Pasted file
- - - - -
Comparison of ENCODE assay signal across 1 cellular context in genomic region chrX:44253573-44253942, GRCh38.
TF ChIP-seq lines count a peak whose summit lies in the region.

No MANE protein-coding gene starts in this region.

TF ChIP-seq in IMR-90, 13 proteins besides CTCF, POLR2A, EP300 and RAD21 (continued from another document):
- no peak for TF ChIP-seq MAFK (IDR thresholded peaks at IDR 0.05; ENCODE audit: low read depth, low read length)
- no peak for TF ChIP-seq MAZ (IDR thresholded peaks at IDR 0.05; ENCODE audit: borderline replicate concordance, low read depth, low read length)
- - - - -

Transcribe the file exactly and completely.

Comparison of ENCODE assay signal across 1 cellular context in genomic region chrX:44253573-44253942, GRCh38.
TF ChIP-seq lines count a peak whose summit lies in the region.

No MANE protein-coding gene starts in this region.

TF ChIP-seq in IMR-90, 13 proteins besides CTCF, POLR2A, EP300 and RAD21 (continued from another document):
- no peak for TF ChIP-seq MAFK (IDR thresholded peaks at IDR 0.05; ENCODE audit: low read depth, low read length)
- no peak for TF ChIP-seq MAZ (IDR thresholded peaks at IDR 0.05; ENCODE audit: borderline replicate concordance, low read depth, low read length)